The Note

--The highway bill pork-loads; the energy bill confuses; Hastert finds some way to vent again. Jill Zuckman is all over the story.

--The ABC News Campaign Buses return!

--Journalists write articles speculating on an all-Catholic ticket if Kerry chooses Vilsack.

--41 and Barbara sit down with Jamie Gangell at least once and cluck in some newsworthy way about the state of the campaign.

--Carl Pope's media star continues to rise.

-- The 9/11 commission produces damaging leaks (to some party).

-- A week after the Boston Globe's book on John Kerry comes out, some hugely controversial aspect of his past (not mentioned in the book at all) surfaces.

--No European leader comes out as a Kerry supporter at next month's NATO meeting. The Washington Times revisits the French and Czech homes of Sen. Kerry with barely concealed sarcasm.

--European elections influence elite perspectives on Bush's foreign policy; coverage is framed differently, but Americans don't really care.

--Maxine Isaacs resumes her status as It professor at the Kennedy School as enterprising students try to get to her leak veepstakes tidbits.

--The Administration never finds a convincing spokesman for its economy policies, even if job growth picks up.

--More 1970 Harvard Crimson articles on Kerry's youthful verbal indiscretions surface.

--Three Ohio storylines will dominate, courtesy of Barone, Broder, Brownstein: state struggles to regain economic footing after structure of economy shifts; social and economic gulfs between Democrat-tending metro areas and Republican-tending suburbs; noticing that Ohio is William McKinley's home state, thus implicating Karl Rove's Mark Hanna typology.

--Supreme Court's ruling on the Cheney energy task force records, on Gitmo detainees and on the Pledge and one other issue TBD provoke high political consequences.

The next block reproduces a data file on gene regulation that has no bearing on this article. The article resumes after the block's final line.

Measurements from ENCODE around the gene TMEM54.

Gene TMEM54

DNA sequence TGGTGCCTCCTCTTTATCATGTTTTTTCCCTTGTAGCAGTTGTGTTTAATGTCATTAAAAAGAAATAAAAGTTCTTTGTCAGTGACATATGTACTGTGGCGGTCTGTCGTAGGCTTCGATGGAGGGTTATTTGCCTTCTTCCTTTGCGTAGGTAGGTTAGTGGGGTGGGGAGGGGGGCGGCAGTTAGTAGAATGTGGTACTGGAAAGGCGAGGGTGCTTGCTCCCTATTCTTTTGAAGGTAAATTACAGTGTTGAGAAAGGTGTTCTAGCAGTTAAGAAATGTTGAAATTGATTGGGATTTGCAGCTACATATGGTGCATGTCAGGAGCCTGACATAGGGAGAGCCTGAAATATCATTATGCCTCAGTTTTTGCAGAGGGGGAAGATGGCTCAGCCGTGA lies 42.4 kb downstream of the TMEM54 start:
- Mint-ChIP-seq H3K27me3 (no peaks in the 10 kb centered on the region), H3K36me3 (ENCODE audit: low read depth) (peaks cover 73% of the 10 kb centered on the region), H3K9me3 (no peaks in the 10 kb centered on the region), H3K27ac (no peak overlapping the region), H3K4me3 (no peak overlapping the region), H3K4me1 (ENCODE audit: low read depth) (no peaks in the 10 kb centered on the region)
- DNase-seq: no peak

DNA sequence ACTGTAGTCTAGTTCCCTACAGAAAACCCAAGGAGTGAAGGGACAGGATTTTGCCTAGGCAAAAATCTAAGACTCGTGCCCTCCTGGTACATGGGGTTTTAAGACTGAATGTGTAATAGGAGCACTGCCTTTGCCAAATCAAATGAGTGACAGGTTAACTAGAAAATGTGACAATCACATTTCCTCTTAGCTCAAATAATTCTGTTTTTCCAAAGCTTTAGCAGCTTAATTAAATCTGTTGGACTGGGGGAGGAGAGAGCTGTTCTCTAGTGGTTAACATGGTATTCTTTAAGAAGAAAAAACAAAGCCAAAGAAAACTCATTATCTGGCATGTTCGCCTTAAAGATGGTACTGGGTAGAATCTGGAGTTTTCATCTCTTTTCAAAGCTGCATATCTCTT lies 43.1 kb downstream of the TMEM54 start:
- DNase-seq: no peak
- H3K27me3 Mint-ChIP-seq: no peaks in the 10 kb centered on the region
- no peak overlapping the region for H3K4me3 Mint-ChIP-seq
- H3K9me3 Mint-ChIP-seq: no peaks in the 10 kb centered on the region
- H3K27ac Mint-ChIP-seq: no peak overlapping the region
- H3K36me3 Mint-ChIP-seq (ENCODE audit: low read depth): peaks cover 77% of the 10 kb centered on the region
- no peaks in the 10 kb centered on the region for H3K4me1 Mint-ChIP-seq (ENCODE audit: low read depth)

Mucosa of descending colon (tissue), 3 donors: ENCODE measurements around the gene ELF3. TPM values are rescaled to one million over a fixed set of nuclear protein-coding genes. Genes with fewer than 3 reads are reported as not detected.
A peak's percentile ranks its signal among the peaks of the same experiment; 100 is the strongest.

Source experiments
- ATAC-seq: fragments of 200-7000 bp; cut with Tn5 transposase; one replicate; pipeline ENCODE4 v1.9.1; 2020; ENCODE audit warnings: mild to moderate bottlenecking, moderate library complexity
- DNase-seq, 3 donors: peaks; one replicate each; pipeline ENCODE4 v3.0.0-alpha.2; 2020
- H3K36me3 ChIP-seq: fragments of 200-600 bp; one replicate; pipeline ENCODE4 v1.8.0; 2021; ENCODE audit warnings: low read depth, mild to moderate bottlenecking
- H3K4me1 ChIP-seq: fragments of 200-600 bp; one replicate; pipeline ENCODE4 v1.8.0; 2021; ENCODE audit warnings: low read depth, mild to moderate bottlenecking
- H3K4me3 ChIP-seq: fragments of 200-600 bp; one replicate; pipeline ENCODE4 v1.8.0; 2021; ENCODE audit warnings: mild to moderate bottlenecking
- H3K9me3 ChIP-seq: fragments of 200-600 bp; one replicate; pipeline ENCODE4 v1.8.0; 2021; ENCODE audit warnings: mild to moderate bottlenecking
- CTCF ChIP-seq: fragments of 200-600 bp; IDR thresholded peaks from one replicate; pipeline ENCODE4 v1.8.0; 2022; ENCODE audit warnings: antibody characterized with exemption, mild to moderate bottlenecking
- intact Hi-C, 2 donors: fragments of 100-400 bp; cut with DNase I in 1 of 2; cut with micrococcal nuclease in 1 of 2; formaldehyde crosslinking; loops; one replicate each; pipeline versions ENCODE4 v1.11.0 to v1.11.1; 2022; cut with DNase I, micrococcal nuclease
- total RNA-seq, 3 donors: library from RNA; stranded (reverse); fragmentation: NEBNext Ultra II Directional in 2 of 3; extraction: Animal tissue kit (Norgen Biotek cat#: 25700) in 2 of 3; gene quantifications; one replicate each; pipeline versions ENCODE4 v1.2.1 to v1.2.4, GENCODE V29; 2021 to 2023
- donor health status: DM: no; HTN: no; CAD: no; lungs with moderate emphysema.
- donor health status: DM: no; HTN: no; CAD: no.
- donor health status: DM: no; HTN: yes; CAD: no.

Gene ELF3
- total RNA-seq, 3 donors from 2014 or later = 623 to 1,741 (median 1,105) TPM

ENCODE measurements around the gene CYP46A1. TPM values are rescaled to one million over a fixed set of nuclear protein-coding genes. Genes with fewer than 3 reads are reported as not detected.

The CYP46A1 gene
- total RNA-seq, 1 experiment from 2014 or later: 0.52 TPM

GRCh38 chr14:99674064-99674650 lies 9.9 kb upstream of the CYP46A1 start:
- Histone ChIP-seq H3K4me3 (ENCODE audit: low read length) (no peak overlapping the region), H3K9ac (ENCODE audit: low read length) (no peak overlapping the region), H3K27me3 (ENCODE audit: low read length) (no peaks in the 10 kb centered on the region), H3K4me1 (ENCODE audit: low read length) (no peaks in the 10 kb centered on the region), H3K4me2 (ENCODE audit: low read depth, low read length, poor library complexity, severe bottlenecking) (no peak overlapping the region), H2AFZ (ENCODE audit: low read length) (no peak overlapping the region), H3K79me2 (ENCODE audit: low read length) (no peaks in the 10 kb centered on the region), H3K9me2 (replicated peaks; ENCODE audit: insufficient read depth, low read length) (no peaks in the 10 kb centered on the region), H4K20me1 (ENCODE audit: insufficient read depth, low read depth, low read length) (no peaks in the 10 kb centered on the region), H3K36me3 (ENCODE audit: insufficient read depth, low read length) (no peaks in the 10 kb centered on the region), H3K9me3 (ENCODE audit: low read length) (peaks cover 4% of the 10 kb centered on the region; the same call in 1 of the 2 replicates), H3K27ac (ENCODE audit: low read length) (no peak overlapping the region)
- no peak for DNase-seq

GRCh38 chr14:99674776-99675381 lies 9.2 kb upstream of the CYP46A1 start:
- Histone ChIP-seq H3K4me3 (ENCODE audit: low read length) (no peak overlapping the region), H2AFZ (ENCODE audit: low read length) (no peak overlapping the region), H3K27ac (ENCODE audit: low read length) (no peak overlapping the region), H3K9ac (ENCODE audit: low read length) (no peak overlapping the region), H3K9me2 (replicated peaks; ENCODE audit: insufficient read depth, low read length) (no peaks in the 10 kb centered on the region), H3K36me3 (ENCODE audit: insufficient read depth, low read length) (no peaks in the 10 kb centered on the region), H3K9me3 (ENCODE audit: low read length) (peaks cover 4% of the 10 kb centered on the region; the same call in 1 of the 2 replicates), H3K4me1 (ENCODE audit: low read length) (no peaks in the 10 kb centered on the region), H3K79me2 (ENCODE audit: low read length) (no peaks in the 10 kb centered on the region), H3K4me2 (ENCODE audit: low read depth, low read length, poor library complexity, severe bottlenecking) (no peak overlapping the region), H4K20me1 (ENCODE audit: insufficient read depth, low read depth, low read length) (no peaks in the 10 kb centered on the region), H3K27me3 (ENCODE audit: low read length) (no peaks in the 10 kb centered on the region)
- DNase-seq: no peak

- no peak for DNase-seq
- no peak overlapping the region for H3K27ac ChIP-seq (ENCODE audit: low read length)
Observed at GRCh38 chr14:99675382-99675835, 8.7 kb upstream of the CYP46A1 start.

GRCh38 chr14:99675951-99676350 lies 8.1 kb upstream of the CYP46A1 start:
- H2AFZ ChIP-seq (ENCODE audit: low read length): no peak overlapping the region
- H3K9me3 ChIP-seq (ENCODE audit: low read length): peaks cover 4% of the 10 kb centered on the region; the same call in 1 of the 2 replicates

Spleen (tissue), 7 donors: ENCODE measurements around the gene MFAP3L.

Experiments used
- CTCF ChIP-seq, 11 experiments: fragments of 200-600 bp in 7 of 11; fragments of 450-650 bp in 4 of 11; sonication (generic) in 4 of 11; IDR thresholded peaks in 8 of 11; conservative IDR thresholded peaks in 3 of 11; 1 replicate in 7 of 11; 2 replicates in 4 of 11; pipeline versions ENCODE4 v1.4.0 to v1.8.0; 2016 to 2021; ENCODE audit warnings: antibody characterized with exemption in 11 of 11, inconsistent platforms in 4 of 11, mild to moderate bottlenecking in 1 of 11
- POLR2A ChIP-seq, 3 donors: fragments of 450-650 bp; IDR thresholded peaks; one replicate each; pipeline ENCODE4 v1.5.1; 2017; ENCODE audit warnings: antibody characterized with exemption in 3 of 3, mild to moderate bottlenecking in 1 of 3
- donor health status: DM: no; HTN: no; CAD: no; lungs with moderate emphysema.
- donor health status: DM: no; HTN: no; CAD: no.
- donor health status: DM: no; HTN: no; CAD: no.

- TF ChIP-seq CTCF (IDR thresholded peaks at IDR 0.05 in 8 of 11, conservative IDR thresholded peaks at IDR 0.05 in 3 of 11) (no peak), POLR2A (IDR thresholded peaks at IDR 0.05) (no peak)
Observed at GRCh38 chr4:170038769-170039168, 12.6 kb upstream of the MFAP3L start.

--A conservative publication writes the TRUE story about why Sandy Rios left CWA.

--Potential ballot initiatives to watch in battleground states: smoking in Washington State, Senate vacancies in Alaska, alternative energy in Colorado, parental notification and felon's rights in Florida, affirmative action in Michigan, gay rights in Kansas City, Missouri and Ohio.

--California judges decide the status of the state's marriage laws … .but some enterprising mayor or official somewhere decides to solemnize new ones.

--The Olympics … .do you believe in miracles? Yes!

--Kerry is caught by an open mic saying something that will actually be damaging.

--The FEC will create rules for the non-registered 527s, and whatever the results, Steve Rosenthal will still find a way to get out that vote.

--Bob Shrum and Harold Ickes will clash over message in ads, but through surrogates.

--MoveOn and the Media Fund will clash over message in Thursday conference calls.

--Corzine's DSCC scrapes together the cash from hopeful donors to create the illusion that the Senate is competitive for Democrats. Inez Tennenbaum still has her work cut out for her.

--Tom DeLay, Mark Halperin, and Michael Bloomberg will dine together convention week at Il Mulino and fight over who pays the check.

--Kevin Sheekey doesn't pay for a single meal between now and the day the convention starts.

--Traffic in Boston will be bad before, during, and after the convention, and forever there after.

--Ben Ginsberg and Bob Bauer will both become even more powerful and more famous than they are now.

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